Volume 15, Issue 1 ~ January 4 - January 10, 2007

The Bay Gardener

By Dr. Frank Gouin

Multiply Your Plants

Early winter’s the time to begin new forsythia and more

Growing your landscape doesn’t have to cost money. You can take cuttings from your own plants and grow new individuals. Start hardwood cuttings now, in early winter.

Certain species — including forsythia, weigela, pussy willow, privet, weeping willow, climbing roses and oriental sycamore — can be propagated in the backyard from stems that grew last summer. Age is important, so make your cuttings from stems that grew in 2006.

To prep your hardwood cuttings, select stems that grew at least two to three feet in length this past summer. Cut the stems into pieces eight to 10 inches long. Keep all of the cuttings oriented in the same direction. Each cutting should contain at least four visible buds.

Bundle the cuttings with string or rubber bands for easy handling, then place the bundles in a plastic bag with a piece of wet paper towel and seal the bag. Place the bundles upside down in a refrigerator or an area where they will not freeze but will remain cold until mid- to late-February.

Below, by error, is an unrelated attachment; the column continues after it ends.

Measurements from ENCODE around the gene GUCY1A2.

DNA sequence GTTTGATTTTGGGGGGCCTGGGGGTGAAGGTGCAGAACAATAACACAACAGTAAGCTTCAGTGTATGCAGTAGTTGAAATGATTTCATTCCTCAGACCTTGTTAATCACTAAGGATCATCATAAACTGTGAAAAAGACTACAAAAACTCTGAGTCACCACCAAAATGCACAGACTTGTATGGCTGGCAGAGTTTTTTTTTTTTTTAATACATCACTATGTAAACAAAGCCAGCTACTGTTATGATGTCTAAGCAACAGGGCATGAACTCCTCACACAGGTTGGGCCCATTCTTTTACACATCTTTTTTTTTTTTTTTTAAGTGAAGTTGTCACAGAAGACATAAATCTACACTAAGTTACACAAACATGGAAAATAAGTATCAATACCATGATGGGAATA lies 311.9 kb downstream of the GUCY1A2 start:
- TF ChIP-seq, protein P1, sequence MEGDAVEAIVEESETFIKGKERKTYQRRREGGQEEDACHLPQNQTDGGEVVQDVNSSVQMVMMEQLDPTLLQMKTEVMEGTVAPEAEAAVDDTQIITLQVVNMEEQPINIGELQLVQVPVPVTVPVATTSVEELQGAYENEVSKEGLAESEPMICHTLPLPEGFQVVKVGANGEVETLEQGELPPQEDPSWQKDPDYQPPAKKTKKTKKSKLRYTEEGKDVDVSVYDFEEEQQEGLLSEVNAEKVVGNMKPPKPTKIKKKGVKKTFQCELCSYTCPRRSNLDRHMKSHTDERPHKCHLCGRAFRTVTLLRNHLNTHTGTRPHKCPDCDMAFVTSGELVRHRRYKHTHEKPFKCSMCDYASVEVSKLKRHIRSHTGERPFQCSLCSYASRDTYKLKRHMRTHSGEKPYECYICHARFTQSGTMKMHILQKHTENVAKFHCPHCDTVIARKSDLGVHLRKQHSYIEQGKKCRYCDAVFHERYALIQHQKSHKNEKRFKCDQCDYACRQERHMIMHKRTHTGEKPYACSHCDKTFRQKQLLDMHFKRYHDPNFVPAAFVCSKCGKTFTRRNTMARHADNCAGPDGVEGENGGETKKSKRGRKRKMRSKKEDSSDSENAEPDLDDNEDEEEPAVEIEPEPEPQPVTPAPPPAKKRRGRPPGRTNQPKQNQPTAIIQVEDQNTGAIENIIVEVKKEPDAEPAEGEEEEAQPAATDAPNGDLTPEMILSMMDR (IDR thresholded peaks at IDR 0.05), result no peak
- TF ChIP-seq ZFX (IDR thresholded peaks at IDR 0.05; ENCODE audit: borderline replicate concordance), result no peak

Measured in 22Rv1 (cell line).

At that time, you’ll plant your cuttings. Plant in a well-drained area with ready soil, such as the garden. Stick the hardwood cuttings in the ground right side up, leaving only one or two vegetative buds above ground. For extra weed control, first lay black plastic on the prepared ground and push the cuttings through the plastic into the soil. The black plastic not only controls the weeds, but also keeps the soil moist. Anchor the edges of the plastic to prevent it from lifting the cuttings out of the soil.

Come May, watch for new growth appearing from the above-ground buds. Allow the plants to grow in place all summer long before transplanting them in early fall.

Ask Dr. Gouin your questions at [email protected]. All questions will appear in Bay Weekly. Please include your name and address.

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